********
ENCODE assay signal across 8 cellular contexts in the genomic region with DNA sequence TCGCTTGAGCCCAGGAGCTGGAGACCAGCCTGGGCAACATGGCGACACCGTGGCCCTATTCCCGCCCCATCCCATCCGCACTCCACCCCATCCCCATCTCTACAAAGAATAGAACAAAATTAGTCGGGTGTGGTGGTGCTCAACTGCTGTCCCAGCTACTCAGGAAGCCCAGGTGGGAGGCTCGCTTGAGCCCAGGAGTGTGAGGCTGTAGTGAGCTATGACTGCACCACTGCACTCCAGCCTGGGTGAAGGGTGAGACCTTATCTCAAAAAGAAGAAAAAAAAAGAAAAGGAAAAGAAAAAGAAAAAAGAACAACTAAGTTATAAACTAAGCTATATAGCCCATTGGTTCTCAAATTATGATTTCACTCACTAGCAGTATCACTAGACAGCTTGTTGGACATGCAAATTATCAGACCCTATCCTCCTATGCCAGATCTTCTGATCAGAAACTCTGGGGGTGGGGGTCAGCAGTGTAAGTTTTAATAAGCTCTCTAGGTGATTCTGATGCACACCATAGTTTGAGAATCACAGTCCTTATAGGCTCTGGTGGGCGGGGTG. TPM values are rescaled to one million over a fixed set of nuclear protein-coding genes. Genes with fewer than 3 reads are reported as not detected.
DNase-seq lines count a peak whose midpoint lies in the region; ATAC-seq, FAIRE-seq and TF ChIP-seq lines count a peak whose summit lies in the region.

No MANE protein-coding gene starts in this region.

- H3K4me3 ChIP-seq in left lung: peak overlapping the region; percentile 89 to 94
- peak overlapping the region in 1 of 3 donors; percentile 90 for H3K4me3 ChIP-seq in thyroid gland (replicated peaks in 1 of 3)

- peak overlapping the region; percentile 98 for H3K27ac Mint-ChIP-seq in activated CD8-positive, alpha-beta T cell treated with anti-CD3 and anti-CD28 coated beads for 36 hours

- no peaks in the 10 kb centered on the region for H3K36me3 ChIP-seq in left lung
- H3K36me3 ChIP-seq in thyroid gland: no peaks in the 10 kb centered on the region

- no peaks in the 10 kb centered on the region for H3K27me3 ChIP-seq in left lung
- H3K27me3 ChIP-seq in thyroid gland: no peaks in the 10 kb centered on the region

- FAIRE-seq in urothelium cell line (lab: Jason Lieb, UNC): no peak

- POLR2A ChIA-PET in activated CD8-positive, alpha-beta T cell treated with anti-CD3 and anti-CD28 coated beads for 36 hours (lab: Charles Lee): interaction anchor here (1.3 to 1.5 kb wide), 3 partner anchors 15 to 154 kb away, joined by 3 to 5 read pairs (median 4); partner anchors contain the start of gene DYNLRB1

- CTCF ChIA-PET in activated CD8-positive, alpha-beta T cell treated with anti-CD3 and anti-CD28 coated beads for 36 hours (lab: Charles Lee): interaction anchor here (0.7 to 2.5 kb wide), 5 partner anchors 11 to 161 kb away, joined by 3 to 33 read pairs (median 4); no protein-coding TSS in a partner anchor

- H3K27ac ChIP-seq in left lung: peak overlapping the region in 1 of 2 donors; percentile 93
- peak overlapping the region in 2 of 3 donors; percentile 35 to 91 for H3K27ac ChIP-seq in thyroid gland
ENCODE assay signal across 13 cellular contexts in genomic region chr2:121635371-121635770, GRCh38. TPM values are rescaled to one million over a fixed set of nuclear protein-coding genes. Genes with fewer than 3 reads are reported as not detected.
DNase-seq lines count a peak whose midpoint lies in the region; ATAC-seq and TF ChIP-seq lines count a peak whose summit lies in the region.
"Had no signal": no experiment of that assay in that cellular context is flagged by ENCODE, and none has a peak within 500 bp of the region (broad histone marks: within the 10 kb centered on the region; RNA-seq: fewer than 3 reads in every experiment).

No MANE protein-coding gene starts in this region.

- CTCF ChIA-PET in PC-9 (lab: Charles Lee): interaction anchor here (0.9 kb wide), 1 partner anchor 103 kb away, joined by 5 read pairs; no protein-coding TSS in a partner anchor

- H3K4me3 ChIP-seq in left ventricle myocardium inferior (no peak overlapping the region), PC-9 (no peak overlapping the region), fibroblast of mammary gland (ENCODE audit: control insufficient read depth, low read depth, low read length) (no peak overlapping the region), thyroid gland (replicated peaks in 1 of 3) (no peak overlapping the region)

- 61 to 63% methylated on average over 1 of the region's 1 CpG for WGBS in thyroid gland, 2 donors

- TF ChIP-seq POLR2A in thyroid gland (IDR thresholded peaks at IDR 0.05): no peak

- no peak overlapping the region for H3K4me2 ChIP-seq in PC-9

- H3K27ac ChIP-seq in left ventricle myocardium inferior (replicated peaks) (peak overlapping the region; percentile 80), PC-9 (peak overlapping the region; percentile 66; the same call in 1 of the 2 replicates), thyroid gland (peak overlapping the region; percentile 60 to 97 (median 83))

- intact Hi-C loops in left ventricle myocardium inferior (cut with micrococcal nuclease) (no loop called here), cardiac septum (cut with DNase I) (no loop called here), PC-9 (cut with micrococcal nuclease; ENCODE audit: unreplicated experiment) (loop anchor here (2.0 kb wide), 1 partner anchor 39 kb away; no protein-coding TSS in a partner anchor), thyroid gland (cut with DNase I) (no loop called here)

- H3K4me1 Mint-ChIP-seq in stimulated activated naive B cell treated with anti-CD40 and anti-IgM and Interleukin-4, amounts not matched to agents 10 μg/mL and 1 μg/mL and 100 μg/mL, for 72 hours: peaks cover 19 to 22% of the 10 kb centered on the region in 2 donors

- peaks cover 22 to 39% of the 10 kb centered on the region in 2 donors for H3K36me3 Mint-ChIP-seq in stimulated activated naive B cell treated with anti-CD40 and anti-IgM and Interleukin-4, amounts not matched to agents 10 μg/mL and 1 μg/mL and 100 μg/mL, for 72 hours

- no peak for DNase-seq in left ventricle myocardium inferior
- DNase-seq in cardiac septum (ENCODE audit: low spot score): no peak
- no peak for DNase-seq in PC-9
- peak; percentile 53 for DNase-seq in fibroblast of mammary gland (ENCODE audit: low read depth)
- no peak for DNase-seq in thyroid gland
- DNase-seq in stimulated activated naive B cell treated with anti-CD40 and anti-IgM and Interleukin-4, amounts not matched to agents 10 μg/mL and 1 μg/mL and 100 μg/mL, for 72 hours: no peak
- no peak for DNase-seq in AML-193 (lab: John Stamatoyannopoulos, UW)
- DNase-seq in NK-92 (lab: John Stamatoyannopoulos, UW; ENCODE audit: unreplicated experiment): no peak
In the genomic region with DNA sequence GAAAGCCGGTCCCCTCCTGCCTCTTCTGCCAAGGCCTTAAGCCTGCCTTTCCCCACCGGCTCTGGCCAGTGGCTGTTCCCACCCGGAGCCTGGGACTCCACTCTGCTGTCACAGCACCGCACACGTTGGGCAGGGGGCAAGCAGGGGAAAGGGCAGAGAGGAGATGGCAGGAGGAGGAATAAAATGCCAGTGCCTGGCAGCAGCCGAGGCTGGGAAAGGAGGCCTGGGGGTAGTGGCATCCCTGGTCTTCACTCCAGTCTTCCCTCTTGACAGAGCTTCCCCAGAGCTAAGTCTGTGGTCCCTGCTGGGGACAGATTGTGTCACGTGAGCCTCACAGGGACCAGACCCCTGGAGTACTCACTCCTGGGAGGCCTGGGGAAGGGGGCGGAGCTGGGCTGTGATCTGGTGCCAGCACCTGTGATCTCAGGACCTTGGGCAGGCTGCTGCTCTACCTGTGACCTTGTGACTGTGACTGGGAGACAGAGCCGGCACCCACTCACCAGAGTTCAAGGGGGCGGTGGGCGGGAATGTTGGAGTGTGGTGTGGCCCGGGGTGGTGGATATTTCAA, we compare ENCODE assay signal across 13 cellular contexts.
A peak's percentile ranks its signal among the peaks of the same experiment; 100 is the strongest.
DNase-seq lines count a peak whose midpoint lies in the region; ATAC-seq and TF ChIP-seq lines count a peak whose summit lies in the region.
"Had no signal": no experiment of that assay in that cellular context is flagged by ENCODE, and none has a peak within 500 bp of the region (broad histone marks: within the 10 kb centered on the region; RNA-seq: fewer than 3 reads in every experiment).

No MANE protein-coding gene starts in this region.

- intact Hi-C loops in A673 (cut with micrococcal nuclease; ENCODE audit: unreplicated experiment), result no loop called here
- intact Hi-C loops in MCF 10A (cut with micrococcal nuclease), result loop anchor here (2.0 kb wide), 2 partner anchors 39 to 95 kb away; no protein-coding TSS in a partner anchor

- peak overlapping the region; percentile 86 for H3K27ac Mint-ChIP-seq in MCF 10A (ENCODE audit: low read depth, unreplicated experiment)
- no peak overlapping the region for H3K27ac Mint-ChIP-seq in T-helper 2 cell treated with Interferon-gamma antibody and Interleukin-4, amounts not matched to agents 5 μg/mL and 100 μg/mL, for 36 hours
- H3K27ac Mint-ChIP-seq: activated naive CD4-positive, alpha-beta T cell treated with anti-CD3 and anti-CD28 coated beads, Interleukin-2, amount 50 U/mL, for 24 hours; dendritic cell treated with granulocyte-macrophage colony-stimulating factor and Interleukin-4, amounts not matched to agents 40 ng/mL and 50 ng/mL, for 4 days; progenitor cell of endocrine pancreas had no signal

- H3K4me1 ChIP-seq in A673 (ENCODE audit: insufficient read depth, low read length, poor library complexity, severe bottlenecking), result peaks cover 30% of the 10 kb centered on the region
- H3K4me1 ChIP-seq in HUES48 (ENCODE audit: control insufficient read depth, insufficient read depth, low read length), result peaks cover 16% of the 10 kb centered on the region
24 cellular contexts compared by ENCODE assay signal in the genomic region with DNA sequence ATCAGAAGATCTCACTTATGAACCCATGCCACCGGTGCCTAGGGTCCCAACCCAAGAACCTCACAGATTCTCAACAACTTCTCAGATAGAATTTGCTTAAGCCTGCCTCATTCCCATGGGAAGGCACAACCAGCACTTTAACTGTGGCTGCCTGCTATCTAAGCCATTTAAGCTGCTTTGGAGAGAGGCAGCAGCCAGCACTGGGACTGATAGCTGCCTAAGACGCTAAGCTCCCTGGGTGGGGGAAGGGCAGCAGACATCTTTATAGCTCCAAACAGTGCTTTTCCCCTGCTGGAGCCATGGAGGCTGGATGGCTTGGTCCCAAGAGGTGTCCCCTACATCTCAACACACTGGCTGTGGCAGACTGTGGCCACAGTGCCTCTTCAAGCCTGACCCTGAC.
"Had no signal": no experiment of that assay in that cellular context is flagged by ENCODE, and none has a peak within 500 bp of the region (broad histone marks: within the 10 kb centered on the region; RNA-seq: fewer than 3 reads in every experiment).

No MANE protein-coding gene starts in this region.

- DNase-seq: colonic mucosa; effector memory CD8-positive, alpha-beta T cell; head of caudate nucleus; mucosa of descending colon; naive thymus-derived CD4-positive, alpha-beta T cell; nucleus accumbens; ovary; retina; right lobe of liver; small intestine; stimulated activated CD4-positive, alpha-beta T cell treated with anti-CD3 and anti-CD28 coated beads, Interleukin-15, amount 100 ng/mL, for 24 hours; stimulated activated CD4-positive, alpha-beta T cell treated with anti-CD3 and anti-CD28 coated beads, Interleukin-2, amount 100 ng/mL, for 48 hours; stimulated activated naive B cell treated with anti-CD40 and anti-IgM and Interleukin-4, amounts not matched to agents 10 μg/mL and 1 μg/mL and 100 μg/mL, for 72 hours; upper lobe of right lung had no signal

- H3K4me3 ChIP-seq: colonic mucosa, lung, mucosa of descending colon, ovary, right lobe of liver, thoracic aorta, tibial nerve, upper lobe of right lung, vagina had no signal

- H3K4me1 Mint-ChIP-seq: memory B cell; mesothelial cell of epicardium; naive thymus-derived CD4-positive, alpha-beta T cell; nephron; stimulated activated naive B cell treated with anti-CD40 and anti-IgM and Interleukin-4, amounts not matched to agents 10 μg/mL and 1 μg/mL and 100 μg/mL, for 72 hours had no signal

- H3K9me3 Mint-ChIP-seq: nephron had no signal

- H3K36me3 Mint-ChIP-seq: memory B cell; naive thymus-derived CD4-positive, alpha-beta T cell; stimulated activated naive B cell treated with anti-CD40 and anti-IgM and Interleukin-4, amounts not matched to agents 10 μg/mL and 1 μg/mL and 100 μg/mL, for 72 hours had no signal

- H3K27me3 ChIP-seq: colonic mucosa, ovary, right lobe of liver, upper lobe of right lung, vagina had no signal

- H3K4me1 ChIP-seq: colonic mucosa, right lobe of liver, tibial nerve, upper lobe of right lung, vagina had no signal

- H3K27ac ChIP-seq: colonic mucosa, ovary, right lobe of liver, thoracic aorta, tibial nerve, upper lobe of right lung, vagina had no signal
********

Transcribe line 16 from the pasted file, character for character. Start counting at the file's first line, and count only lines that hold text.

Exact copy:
ENCODE assay signal across 13 cellular contexts in genomic region chr2:121635371-121635770, GRCh38. TPM values are rescaled to one million over a fixed set of nuclear protein-coding genes. Genes with fewer than 3 reads are reported as not detected.